Following the latest developments in the lawsuit between Richard C. Meyer and Mark Waid, both parties have independently and personally responded to reports regarding said developments by various news comic book sites.

On April 25th, Meyer posted a video response to the publication of Joeming Dunn’s deposition and a motion to dismiss the case by Waid’s legal team on his YouTube channel, Comics MATTER w/Ya Boi Zack. In his video, Meyer discusses various aspects of the ongoing legal process while providing further context around the newly released legal documents:

According to Meyer, one of his main points of contention with recent reporting has been a focus on the term ‘prevent’ over the term ‘interfere’ and the subsequent declarations of victories which interchange the two words:

“The thing is, the stuff they released wasn’t really that impressive either way. Until, like clockwork, 24 hours later, two shill sites Newsarama and Bleeding Cool did articles where they were like ‘Oh, everything’s done! Oh, they’ve proven under oath blahblahblah.’ But it revolved around this stupid word game where they’re acting like ‘prevent’ and ‘interfere’ were the same word. And they’re like ‘Oh, this proves Mark Waid didn’t prevent the book from being published!’ It’s not tortious prevention. It’s tortious INTERFERENCE.”

“The only way he could prevent it is if he literally bought the company made himself the publisher and squashed the book. This is just a silly lawyer trick, because, you know, prevent and interfere, for the average busy person, they don’t mean the same thing but they’re pretty close. But legally, they are -vastly- different. Mark Waid never had a single right to interfere. Not one single right. He didn’t know the Dunns, he wasn’t in the book, he didn’t work for the company, he’s never worked for the company, he had no plans to work for the company, he was a third party, and that’s where the interference comes from.”

Meyers notes that he believes the ‘friends who worked at Marvel’ that the Dunns feared for after Waid’s phone call were members of the art team Guru-eFX, which has provided numerous pieces for Marvel over the years, including work on titles such as Deadpool vol. 4, Gravity, and Marvel Adventures: Spider-Man:

“I’m still checking on this, but basically there’s Antarctic and then there’s something called Guru-eFx, and it looks like they have some kind of deal to, “we’ll let you have free you know, space in our space in exchange for, you guys are really good colorists, and if we need some coloring or letting, for a cut price or free in exchange for your cut price or free rent of the facility, we’ll do some horse trading.” So that gets really, really complicated, because then we have Mark Waid, working for Marvel, them knowing he works for Marvel, Mark Waid calling them out of nowhere, interfering, no business, this is an A and B conversation and he is personality C.”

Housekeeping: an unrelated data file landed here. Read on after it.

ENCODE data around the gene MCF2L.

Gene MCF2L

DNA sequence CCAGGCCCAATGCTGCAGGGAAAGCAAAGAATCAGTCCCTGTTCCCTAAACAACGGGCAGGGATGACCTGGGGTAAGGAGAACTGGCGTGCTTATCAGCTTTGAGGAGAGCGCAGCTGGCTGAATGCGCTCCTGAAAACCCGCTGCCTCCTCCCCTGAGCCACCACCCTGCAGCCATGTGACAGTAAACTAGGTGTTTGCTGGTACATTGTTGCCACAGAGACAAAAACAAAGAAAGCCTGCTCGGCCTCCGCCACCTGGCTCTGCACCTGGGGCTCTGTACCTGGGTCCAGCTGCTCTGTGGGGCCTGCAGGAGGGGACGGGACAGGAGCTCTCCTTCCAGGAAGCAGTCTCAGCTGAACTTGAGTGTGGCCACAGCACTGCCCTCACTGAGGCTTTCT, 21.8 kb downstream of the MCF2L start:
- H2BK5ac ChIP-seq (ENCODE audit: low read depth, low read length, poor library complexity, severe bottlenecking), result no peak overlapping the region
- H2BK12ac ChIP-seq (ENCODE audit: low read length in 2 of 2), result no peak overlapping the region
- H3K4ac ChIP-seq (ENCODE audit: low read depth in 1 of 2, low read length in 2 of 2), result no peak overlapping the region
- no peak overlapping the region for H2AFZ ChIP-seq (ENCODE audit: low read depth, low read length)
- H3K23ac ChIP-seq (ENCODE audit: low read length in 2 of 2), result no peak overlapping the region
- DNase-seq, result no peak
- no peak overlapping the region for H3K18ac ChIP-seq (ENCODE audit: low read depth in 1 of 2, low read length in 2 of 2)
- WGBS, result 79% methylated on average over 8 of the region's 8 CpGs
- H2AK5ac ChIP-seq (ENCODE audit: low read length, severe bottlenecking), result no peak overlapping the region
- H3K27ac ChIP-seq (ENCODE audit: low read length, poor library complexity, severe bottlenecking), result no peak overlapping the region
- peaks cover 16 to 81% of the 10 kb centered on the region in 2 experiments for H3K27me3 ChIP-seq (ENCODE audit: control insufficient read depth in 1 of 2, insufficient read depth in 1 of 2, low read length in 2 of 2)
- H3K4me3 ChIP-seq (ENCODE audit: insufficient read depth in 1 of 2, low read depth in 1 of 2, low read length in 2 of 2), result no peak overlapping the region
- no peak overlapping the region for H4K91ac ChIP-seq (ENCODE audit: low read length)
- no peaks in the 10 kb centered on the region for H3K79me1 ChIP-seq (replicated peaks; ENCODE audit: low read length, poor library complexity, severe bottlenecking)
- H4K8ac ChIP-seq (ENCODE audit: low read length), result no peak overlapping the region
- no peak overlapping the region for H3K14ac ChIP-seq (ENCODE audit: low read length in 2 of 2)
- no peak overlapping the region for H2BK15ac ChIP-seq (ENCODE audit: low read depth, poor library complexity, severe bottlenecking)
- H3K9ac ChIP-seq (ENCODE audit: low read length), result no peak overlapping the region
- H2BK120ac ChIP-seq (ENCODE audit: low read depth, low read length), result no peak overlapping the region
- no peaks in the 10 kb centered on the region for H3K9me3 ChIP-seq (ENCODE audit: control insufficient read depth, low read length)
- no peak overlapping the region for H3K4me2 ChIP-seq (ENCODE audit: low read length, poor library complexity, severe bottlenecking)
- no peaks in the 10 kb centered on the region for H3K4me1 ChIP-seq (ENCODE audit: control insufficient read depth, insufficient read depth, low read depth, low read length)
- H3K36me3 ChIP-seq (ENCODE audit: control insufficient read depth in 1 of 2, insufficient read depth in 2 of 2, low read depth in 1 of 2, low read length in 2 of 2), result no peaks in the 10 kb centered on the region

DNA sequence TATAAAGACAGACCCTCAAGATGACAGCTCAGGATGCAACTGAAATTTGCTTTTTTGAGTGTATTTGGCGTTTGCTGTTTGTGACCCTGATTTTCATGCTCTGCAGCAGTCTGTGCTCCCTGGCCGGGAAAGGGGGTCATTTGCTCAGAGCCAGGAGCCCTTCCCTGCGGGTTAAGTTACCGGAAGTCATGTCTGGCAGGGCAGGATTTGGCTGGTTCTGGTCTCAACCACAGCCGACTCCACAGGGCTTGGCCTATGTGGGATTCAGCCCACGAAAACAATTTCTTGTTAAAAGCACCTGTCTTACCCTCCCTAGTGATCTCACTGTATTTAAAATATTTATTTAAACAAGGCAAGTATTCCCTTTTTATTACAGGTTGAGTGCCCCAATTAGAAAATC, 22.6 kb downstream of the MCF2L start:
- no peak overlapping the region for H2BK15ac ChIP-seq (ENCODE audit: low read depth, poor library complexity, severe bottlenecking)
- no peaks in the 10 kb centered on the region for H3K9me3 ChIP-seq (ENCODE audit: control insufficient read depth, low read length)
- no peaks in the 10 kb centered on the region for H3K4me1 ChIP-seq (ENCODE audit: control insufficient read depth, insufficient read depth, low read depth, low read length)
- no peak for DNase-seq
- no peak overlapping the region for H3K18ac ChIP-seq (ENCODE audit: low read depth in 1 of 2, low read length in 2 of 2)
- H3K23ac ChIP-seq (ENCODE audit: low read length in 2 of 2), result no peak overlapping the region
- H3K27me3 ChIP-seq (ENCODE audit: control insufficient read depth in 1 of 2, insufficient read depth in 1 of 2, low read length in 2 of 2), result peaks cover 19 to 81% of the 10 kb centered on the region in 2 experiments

Meyer also sets to correct a point in Bounding Into Comics’ own report on the matter, stating that he believes Ben Dunn was not Editor-in-Chief at the time Jawbreakers – Lost Souls was dropped by Antarctic Press. Bounding Into Comics stated Dunn was Editor-in-Chief due to his admission in the leaked private messages and his Linkedin profile listing his most recent tenure as Editor-in-Chief as beginning in March 2018. Though Meyers states that the “actual Editor-in-Chief” is “the guy in charge of  Guru-eFx” (it is unknown if Meyers is referring to Joe Weltjens or Lee Duhig), this has yet to be confirmed by evidence or outside sources.

Conversely, Waid’s response was posted in a singular comment on Bleeding Cool’s report on the newly released legal documents. In response to another user linking to Bounding Into Comics’ coverage and asking if Joeming Dunn could be charged with perjury, Waid stated:

“Pay attention, class. The above is a prime example of the sort of straw-grasping, taking-their-time-away-from-creating-sockpuppet-accounts gaslighting that’s a part of the CG Playbook. When you see CGers pull shit like this, I encourage you to shut them down with facts rather than let them keep getting away with their nonsense. So:

Nice try, but as regards any comments from Joe Dunn’s brother, Ben, whether posted by the troll above or anywhere else: Ben Dunn, who as attested had no role in the decision made by the Publisher, testified under oath (see Ben’s deposition, pp 33-34) that his brother Joe did not talk to him at all about his call. Anything and everything Ben may have to say about any communication between Joe and I is pure speculation. Or, as Ben Dunn himself put it:

Q: And–but [your theory as to why Joe made his decision]–that’s not based on anything Joe said to you; correct?

A: That’s correct.

Q: This–this is your–your speculation as to what occurred; correct?

A: That’s correct.

There are *several* other spots in Ben’s deposition where he states *to his own lawyer* that Joe told him absolutely nothing about our call and he didn’t ask. At no time, under oath, did Ben change his story and say that he had ever been made privy to anything at all said in my conversation with Joe. Ben’s free to speculate all he wants about what was said–it’s a free country–but to the best of my knowledge, speculation from a third party who admits he was witness to nothing is not considered evidence.”

What do you make of Meyer and Waid’s responses?

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About The Author

Spencer is a contributing reporter for Bounding Into Comics. Unabashed anime fan, life-long comic book reader, avid video game player, and in need of a separate house for all of his figures. Trying to sift through the noise to bring the readers the facts.

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